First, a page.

Will the North Carolina GOP Choose a Black Leader?
The departure of Republican State Chairman Tom Fetzer creates an opportunity for Timothy Johnson, an African American, to move up from the No. 2 position. His selection could signal the end of the Southern strategy.
Ask Meg Whitman whether raising exorbitant amounts of money automatically translates into victories in November. Furthermore, the small-donor momentum that has served candidates from Obama in 2008 to Tea Party-backed winners in 2010 has shown that big political dollars can be countered if a political personality or movement is better able to connect with undecided voters and politically charged newbies than with old-money activists.
The American voting public -- obviously upset with how politics have played out over the past several years -- has made it perfectly clear: If they have a guy they believe in, they will work to overcome past financial shortfalls and perception issues to make victories happen in both primary and general elections.
The names being thrown about to counter Johnson would suggest that North Carolina Republicans don't see him as their type of guy. But that argument doesn't hold water once you remember that Johnson won the No. 2 position with 62 percent of the vote in a two-person race. So it appears that a question of political maturity has cropped up once again -- for black Republicans, for the legacy Republicans of the infamous Southern strategy, for the millennials and Gen Xers coming into the fold, and for the Tea Party's assortment of activists.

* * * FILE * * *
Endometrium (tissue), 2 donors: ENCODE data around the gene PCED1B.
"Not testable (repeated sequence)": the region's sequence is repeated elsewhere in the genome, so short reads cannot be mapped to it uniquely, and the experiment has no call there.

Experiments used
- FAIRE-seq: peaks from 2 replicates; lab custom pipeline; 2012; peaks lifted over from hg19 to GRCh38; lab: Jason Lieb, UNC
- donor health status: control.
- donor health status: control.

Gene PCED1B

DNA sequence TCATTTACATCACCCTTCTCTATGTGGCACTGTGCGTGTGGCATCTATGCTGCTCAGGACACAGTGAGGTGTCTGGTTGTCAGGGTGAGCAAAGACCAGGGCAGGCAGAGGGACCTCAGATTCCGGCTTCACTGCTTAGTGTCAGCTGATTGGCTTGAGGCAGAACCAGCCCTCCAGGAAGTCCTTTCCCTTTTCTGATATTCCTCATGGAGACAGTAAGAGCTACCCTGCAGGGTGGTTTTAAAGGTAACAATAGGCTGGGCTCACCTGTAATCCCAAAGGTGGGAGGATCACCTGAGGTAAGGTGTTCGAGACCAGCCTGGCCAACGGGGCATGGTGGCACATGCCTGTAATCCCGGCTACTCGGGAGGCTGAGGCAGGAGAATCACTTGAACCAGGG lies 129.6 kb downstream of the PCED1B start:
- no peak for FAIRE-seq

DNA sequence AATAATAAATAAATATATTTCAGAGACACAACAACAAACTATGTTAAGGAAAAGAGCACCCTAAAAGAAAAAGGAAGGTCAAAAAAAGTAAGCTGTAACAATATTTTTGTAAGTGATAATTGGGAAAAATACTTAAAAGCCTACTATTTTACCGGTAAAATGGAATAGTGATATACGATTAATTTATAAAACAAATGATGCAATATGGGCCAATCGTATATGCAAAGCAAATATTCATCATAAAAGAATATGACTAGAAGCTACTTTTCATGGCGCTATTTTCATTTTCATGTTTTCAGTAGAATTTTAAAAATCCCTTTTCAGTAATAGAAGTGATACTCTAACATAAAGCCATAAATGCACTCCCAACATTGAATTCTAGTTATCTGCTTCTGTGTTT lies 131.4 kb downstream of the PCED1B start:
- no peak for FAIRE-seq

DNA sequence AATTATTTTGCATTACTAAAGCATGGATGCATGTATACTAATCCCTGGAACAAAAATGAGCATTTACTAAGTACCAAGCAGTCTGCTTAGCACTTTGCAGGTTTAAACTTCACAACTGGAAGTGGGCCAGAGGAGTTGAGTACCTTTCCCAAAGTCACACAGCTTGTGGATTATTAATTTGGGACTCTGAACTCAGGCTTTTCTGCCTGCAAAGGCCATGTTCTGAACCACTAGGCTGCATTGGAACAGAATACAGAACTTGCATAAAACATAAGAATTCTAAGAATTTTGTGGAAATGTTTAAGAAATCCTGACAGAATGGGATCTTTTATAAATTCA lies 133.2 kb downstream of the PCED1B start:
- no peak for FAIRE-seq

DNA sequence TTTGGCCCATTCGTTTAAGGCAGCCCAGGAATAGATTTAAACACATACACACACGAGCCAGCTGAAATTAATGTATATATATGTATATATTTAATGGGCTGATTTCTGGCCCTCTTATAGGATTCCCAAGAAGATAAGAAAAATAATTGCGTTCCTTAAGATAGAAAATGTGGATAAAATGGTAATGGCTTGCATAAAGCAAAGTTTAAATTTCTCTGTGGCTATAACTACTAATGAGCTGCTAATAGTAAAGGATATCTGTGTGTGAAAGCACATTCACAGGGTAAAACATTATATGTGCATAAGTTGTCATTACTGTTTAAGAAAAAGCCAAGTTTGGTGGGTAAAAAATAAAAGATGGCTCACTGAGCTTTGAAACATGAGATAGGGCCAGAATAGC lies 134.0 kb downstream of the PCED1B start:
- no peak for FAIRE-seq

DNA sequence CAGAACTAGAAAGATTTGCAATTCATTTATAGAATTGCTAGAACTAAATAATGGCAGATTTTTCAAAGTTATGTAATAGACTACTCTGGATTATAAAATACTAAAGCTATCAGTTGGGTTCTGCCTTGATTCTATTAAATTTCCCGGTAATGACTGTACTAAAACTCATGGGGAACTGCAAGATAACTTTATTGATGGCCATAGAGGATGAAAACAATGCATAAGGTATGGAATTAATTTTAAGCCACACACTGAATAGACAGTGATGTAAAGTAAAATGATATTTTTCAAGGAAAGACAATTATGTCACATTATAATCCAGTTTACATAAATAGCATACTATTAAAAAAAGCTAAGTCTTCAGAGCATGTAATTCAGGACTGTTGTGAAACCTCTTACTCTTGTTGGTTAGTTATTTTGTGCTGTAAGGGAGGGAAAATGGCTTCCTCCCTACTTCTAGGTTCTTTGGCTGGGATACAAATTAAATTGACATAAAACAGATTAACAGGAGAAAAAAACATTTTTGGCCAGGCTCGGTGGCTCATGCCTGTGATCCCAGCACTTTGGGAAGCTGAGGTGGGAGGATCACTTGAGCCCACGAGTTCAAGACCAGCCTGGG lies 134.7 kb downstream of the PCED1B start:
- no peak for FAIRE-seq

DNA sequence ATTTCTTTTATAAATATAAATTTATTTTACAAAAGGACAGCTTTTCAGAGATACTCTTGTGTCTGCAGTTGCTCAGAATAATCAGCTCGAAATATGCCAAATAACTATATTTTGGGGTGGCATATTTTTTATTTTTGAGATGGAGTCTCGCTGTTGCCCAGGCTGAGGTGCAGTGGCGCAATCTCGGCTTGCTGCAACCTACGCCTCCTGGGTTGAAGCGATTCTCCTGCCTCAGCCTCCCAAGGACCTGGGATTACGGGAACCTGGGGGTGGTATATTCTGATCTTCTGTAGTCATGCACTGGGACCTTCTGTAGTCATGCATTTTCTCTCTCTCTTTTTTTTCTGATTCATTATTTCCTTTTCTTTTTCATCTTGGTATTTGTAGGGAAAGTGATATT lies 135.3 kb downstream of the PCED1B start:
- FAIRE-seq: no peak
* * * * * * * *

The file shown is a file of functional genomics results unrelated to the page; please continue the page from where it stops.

The North Carolina GOP statewide race means a lot more to local and state elections over the next two years than one would anticipate. If Johnson -- a man not from legacy money and clearly not the "legacy choice" of the GOP, but one who has garnered respect from all sides, including his political opponents in the Congressional Black Caucus -- wins the top post in a few weeks, it could signify an important change for the local and state brands of the Republican Party, perhaps one that Michael Steele couldn't make as the national chair.
Until then, it will be interesting to see if the powers-that-be within the state's GOP determine whether the substance of what a man can do for the party -- including a track record over the past two years of successful advocacy -- outweighs the scuttlebutt from haters and the myths of the power of money in political leadership today. Ultimately we will know how far the core workings of Republican grass-roots leadership have changed -- and what has stayed the same.
Lenny McAllister is a syndicated political commentator and the host of the morning radio show Launching Chicago With Lenny McAllister at 5 a.m. on WVON, The Talk of Chicago 1690 AM. He will appear on The New School on Sirius-XM Radio's POTUS channel this Saturday (check local listings for the airtime in your area). He is the author of an upcoming edition of the book The Obama Era, Part I (2008-2010): Diary of a Mad Black PYC (Proud Young Conservative). Follow him on Twitter and Facebook.